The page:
y expectations coming into Jean-Claude Van Damme's latest
straight-to-video opus, "In Hell" (aka "The Savage"), was
not very high. They were, in fact, so low that anything other than crap would
have satisfied me. Imagine my surprise -- I thoroughly enjoyed "In
Hell"! Not only has star Van Damme learned to act, but the film even plays
on the conventions usually found in the "typical Jean-Claude Van Damme
movie". What an intriguing approach, I have to admit.
Van Damme stars as Kyle, an American working in Russia
whose wife is raped and murdered in their home. The rapist is captured, but the
Russian judicial system fails to prosecute. Filled with rage, Kyle murders the
rapist in the courthouse and as a result is sentenced to life in prison. Now a
man without a reason to live, Kyle ends up in a prison that is two sins short of
renaming itself "Hell on Earth". It's a disgusting place, evil to its
very core, and the men who run the place mind as well have "sadistic for
the sake of sadism" tattooed on their foreheads. The prison's corrupt
warden has a side career where he stages bloody fights between the inmates and
bets on it with his buddies. A good time is had by all -- except for the
prisoners, that is.
If the prison setting of "In Hell" sounds
familiar, that's because it's been done to death. In fact, Van Damme was in an
earlier movie called "Death
Warrant" where he went undercover in a prison run by sadistic prison
guards and a corrupt warden of the caliber found here. And about 2,000 other
movies around the world have done similar films, minus the whole tournament
fighting angle. Tournament fighting, if you don't know, is what made Van Damme
famous in the first place. First with "Bloodsport",
and about a dozen other films where Van Damme is a competitor in some sort of
illegal/sometimes legal (but more often than not illegal) underground fighting
And probably because Tournament Fighting movies are so
recognized with Van Damme's career, this may be why the fighting in "In
Hell" is such a drastic departure. The fights in "In Hell" are a
series of brutal and wild fisticuffs rather than the usual stylized martial
arts. Van Damme's Kyle not only loses fights, but he gets the tar beaten out of
him on a regular basis. A big, big plus for "In Hell" is director
Ringo Lam ("Looking
for Mr. Perfect"), who last directed Van Damme in "Replicant",
and before that, "Maximum
Risk". Back in his native Hong Kong, Lam had directed the gritty prison
on Fire" and its sequel, "Prison
on Fire 2", both starring Chow Yun Fat. So it wasn't a surprise that
the film's gritty look was thanks to Lam, and not one of the hack directors that
have been directing Van Damme of late.
"In Hell" is a brutal film, realistic enough to
be disgusting at times and gritty enough to make you feel uneasy while watching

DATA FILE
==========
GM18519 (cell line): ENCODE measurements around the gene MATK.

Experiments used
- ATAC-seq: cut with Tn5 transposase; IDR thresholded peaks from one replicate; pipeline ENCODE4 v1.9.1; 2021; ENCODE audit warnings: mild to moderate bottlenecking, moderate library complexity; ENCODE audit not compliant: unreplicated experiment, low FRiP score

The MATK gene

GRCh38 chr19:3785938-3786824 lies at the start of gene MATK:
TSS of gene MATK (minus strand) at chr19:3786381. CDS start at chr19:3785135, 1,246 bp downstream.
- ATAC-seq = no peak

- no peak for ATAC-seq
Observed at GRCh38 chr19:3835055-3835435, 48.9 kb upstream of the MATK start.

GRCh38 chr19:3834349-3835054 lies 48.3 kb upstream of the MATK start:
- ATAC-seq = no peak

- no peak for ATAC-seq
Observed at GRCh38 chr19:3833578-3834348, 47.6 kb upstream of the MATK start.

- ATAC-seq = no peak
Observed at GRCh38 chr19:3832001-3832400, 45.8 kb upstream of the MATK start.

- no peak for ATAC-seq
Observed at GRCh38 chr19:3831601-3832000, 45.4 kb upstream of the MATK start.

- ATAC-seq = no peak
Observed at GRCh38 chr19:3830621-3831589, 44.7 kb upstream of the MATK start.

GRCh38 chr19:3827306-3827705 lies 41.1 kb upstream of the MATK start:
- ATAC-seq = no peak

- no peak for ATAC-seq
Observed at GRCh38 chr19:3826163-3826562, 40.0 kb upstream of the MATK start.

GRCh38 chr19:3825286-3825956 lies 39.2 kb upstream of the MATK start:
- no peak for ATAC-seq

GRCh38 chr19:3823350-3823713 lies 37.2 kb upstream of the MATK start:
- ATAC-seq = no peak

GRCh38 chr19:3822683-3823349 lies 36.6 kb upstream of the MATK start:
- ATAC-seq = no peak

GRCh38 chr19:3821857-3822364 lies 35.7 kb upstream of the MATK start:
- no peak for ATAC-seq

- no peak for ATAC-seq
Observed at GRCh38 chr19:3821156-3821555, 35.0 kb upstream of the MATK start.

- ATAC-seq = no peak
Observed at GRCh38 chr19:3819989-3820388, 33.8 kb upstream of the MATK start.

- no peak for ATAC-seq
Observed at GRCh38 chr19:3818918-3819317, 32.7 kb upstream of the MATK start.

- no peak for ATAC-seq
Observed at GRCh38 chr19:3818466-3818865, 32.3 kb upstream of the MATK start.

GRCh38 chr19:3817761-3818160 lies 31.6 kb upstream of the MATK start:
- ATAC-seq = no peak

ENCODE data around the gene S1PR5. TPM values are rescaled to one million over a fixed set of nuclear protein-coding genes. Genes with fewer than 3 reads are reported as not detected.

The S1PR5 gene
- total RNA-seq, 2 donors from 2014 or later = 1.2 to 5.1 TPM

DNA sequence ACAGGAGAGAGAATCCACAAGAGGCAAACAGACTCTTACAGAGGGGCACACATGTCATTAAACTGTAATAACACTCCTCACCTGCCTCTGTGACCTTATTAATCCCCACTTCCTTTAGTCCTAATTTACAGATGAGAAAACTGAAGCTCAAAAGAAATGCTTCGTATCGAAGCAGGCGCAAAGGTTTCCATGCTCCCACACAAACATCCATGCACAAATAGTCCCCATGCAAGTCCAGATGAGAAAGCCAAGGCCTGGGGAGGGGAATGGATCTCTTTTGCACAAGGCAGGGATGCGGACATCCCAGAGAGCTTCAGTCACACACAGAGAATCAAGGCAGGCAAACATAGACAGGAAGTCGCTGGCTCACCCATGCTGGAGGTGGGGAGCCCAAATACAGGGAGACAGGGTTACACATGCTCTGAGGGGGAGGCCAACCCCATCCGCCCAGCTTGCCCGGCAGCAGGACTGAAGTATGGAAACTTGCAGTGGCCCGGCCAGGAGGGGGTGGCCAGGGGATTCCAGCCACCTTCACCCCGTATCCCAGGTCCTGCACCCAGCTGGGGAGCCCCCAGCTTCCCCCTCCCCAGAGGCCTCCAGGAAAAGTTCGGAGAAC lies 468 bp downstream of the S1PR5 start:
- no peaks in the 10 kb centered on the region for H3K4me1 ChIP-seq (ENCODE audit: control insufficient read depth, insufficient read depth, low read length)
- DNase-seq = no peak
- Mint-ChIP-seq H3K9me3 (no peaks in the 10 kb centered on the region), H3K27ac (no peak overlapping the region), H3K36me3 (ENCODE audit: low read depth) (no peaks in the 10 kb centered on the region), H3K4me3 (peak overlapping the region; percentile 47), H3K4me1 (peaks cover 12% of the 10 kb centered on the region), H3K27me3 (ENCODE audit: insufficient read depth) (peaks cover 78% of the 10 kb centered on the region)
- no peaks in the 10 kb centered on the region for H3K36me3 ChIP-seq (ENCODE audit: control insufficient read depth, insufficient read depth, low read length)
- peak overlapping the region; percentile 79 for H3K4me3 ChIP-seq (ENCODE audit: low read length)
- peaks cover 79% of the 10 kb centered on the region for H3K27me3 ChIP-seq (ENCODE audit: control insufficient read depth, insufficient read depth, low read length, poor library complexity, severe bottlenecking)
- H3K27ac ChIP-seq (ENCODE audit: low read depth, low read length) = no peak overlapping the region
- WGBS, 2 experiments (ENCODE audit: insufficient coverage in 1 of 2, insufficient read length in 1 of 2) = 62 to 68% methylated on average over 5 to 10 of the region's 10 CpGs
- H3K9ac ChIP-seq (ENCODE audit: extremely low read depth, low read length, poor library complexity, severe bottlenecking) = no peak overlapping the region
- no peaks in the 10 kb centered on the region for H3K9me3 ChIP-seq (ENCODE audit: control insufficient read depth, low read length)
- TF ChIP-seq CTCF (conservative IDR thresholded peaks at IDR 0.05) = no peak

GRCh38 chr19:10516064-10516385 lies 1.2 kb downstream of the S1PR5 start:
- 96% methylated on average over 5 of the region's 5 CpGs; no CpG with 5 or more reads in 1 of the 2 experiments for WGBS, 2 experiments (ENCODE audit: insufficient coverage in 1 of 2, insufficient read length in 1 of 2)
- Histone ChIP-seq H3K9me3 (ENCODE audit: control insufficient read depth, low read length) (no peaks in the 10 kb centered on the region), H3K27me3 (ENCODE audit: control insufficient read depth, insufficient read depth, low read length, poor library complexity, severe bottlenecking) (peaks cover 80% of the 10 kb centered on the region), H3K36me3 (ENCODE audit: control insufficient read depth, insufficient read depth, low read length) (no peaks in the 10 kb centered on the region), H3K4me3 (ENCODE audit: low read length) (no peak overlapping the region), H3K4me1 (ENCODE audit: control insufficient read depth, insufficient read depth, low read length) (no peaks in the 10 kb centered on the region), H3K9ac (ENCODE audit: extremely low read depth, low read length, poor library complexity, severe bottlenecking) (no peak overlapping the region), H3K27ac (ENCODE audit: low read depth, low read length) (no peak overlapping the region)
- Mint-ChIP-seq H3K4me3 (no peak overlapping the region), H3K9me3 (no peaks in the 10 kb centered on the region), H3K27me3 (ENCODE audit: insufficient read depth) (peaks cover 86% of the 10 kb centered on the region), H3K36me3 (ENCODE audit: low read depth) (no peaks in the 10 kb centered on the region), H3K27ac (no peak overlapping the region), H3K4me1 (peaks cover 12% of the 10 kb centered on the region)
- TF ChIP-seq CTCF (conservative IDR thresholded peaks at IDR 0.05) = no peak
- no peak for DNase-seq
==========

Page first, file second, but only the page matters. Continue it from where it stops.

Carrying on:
it. But of course that doesn't always prevent the film from trying too hard to seem
like another Tournament Fighting movie starring Van Damme. But here's the thing:
when it comes time for the script to inject one of those Unbeatable Opponents
that appears in all of Van Damme's Tournament Fighting movies, the script and
Lam pulls a fast one, and turns the whole thing into something rather minor.
Yes, that's right. No fight-to-end-all-fights here. It's a couple of minutes of
wild punches and then it's over!
The film's Third Act, in fact, feels like too many ideas
jammed into too short a running time. At something around 90 minutes, "In
Hell" could have used an extra 30 minutes to get all of its points across.
I was intrigued enough by all the ideas getting thrown my way that I wanted
more. There's a lot happening in the Third Act, many of them based on solid
notions. Unfortunately the film feels heavily cut at the expense of story
clarity and some interesting subplots involving rebellion in the prison. As a
result the movie offers up a number of faux endings, all of which could
have been the perfect ending to the move if followed through.
I can't say enough about the performance of Van Damme, who
really seems to have developed a decent acting game. Unlike fellow Former Viable
Action Star Steven Seagal ("Out
for a Kill"), the Muscles From Brussels show more range in this one
movie than he ever did in his entire career up to this point. Believe me when I
say that I am not a Van Damme fan. In fact, I usually dread watching his movies.
With recent dreck such as "The
Order" and "Derailed",
the blame goes to Van Damme for picking such poor projects and not his audience
for losing faith in him.
Of course "In Hell" isn't perfect. The villains
are too stock and cartoonish, reeking of established prison movie conventions
rather than creativity. Neither the head prison guard nor the warden, who seems
to be missing for most of the movie, makes much of an impact. Of note is former
NFL tackler Lawrence Taylor, who has a major role as a sage homicidal maniac who
refuses to play the prison's games. And oh yeah, while giving Kyle advice on how
to keep one's soul intact, Taylor's character goes around burning people to
death. The character just doesn't make a whole lot of sense, unfortunately.
Despite all the handicaps mentioned above, "In
Hell" might just be the best movie Van Damme has ever done. And who's to
say he can't do even better? I certainly won't bet against him.